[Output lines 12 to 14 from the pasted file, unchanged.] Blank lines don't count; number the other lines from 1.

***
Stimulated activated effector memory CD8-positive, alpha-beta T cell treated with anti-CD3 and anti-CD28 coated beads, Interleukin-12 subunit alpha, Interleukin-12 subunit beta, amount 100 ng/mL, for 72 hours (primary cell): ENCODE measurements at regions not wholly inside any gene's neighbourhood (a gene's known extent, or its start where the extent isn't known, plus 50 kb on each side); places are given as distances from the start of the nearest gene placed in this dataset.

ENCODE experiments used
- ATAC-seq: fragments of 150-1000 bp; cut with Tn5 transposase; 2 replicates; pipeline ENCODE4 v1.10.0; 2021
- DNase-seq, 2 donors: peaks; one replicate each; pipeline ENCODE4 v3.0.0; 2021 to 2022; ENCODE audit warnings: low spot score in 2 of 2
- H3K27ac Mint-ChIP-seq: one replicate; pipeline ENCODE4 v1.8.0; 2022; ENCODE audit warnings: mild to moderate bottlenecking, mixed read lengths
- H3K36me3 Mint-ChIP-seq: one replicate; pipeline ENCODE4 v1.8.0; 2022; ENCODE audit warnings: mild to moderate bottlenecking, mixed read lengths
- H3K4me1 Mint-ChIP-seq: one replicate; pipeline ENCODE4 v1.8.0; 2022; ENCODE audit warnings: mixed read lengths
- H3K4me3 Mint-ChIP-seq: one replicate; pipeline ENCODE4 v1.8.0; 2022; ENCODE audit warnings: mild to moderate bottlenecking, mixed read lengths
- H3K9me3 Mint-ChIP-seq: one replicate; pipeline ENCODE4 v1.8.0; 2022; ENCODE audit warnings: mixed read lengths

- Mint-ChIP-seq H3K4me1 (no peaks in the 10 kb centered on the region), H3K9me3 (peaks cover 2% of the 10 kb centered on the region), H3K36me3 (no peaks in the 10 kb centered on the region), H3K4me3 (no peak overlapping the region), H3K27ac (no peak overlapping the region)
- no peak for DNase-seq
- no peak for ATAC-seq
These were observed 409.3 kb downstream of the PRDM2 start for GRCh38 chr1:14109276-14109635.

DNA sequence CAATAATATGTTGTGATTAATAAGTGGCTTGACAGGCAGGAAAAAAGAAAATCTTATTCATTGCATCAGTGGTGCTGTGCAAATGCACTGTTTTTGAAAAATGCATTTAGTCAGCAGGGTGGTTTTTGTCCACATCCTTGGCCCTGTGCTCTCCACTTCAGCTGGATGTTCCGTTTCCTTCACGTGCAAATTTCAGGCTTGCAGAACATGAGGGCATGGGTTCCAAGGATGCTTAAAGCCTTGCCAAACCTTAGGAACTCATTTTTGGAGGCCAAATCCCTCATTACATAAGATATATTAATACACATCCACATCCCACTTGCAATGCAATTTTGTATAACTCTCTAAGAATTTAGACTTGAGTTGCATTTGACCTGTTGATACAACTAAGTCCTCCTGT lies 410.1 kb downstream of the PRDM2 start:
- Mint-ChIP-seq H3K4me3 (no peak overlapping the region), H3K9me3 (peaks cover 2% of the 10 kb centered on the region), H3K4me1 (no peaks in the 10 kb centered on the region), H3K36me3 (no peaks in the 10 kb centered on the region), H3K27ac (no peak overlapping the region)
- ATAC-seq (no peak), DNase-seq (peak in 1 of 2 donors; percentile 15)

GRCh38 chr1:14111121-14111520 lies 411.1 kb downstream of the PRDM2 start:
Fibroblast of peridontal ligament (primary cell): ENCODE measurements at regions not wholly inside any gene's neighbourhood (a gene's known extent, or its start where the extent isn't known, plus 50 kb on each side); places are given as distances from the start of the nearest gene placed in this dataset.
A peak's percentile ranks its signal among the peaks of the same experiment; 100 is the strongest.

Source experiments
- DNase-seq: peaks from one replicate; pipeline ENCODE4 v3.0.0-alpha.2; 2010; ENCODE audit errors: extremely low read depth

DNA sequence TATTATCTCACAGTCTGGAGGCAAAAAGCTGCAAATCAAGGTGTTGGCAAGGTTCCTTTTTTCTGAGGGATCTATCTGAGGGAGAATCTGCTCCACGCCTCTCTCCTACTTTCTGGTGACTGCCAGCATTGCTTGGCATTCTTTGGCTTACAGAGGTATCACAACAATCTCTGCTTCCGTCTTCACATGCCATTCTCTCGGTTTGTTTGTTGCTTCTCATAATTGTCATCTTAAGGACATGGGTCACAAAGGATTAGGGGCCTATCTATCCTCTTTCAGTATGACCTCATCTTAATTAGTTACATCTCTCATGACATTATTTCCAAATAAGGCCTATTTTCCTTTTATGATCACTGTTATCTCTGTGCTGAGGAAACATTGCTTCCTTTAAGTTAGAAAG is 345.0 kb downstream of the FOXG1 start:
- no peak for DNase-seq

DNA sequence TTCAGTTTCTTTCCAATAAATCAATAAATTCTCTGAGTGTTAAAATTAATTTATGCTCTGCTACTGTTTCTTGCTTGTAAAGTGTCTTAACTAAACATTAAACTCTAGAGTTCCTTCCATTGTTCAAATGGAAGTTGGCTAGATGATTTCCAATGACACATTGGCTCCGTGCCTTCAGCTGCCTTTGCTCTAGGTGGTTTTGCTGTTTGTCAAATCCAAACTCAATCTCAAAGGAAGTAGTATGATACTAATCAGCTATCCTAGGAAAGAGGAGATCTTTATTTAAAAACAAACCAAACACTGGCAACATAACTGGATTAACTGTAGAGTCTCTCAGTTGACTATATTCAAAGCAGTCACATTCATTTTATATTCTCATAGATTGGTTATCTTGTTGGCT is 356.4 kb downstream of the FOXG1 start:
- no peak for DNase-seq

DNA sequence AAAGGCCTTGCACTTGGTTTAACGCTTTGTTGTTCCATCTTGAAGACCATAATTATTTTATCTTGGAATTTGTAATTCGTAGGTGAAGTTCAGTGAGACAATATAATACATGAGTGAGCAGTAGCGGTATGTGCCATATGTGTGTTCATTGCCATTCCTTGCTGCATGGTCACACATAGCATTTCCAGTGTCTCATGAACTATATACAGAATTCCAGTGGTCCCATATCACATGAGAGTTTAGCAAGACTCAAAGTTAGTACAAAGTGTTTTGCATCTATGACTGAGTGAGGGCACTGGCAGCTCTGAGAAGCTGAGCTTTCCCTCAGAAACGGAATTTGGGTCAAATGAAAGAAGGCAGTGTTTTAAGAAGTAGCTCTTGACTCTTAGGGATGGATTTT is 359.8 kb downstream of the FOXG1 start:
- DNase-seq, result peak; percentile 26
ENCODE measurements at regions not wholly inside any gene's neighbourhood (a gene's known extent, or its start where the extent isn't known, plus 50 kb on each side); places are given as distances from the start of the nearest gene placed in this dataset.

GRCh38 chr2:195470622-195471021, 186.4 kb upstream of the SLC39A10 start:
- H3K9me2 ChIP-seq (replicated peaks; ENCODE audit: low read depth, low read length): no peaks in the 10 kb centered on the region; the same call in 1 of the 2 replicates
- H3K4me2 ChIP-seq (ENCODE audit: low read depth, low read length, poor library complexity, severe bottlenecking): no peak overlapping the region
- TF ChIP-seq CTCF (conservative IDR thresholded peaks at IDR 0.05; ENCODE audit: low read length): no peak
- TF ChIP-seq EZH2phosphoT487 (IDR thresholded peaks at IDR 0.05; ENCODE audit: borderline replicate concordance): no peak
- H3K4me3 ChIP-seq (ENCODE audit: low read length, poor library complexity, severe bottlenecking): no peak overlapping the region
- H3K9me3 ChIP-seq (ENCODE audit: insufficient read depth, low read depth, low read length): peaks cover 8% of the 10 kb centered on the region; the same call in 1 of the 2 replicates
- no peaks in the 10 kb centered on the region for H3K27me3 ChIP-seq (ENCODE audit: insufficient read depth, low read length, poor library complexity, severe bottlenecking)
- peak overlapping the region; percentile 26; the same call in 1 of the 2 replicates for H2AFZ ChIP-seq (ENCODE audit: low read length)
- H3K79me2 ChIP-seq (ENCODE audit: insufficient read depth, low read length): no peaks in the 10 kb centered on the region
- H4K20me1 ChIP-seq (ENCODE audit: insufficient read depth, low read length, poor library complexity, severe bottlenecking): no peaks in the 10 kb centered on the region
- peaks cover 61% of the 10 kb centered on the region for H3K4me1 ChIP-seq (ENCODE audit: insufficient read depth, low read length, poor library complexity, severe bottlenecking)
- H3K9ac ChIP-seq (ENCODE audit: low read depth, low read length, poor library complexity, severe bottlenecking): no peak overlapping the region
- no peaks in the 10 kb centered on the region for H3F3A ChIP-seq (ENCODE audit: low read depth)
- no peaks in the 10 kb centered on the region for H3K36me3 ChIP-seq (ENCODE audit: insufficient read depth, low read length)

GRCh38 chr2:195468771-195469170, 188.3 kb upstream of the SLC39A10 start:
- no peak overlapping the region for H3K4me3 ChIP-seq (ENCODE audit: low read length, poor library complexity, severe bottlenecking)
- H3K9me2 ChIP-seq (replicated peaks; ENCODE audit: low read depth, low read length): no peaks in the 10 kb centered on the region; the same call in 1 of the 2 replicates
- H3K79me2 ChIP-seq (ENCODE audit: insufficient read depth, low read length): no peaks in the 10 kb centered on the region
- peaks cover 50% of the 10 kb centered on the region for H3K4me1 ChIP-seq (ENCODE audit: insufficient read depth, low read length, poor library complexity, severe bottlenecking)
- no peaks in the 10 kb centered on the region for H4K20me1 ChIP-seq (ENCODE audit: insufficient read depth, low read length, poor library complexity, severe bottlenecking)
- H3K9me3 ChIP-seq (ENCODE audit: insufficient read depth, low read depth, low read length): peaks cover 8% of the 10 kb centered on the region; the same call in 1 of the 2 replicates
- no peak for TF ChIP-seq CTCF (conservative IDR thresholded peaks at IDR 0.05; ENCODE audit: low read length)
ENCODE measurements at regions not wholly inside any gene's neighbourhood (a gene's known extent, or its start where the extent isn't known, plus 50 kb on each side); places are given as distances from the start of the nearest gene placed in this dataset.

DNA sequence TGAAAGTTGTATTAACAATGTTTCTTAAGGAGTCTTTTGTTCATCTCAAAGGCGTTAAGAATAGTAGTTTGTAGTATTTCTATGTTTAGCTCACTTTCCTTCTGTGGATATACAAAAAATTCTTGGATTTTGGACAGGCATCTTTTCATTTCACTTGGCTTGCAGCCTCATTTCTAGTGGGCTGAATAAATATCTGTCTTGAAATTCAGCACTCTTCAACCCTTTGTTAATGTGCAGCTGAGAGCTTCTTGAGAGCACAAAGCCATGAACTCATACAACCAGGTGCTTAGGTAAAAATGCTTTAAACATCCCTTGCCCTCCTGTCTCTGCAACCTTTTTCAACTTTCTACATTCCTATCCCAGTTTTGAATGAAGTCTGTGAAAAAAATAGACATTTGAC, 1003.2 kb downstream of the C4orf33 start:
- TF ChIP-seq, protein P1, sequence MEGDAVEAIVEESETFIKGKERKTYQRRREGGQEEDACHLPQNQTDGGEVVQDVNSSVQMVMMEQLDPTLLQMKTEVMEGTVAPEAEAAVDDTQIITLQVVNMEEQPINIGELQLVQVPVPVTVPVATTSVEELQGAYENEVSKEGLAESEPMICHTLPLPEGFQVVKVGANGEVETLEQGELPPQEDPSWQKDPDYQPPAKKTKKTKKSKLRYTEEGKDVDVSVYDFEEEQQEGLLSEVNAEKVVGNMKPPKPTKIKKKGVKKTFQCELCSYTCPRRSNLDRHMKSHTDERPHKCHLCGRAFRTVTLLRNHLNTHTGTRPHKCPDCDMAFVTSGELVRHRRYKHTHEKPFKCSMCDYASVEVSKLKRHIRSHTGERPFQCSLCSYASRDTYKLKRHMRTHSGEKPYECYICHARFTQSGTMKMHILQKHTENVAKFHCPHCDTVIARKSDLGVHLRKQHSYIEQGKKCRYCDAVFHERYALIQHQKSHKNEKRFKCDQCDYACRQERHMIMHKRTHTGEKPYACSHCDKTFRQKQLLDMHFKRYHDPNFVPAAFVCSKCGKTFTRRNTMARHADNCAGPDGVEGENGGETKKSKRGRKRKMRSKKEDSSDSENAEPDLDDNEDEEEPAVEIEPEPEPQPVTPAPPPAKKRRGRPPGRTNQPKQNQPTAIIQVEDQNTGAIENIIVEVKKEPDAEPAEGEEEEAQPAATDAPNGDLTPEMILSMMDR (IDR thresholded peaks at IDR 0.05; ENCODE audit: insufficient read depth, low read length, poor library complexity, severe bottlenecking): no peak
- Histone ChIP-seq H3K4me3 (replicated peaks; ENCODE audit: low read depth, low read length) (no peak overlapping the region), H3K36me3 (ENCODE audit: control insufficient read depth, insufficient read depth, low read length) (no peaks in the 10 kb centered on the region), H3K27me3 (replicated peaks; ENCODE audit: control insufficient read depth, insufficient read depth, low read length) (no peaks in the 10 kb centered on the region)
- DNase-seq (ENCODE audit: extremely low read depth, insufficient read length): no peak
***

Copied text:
- no peak for ATAC-seq
These were observed 409.3 kb downstream of the PRDM2 start for GRCh38 chr1:14109276-14109635.

DNA sequence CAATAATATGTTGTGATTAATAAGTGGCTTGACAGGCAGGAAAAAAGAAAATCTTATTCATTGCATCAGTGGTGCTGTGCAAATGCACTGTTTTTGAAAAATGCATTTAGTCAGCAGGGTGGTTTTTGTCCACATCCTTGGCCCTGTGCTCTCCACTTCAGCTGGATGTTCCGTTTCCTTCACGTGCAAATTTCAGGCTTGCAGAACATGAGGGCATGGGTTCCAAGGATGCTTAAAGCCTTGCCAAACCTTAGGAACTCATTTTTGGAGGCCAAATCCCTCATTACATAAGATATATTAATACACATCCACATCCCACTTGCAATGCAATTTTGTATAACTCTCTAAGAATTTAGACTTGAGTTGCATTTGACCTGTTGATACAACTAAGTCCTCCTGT lies 410.1 kb downstream of the PRDM2 start: